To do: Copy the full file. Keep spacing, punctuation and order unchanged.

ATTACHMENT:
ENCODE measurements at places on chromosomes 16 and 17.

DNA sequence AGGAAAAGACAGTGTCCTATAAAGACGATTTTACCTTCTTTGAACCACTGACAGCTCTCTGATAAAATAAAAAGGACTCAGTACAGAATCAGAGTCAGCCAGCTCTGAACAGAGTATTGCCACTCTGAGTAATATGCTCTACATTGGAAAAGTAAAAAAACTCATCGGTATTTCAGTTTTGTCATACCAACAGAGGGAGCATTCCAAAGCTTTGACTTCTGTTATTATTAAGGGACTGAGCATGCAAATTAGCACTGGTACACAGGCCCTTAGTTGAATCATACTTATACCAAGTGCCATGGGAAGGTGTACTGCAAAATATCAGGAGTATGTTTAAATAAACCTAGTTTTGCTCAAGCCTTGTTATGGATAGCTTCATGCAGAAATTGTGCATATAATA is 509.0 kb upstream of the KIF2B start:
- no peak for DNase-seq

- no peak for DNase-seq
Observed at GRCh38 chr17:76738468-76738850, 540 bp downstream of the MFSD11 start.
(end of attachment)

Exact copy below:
ENCODE measurements at places on chromosomes 16 and 17.

DNA sequence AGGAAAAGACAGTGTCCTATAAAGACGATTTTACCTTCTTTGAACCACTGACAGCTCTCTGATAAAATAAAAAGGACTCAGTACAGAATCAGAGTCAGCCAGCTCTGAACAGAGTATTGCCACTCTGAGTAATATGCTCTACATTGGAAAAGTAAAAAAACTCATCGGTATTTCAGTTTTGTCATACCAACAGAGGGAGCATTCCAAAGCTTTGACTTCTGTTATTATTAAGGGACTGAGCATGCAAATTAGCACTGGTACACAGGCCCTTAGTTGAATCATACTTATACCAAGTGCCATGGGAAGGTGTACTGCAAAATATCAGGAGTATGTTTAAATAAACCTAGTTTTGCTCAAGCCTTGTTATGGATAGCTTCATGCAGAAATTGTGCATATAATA is 509.0 kb upstream of the KIF2B start:
- no peak for DNase-seq

- no peak for DNase-seq
Observed at GRCh38 chr17:76738468-76738850, 540 bp downstream of the MFSD11 start.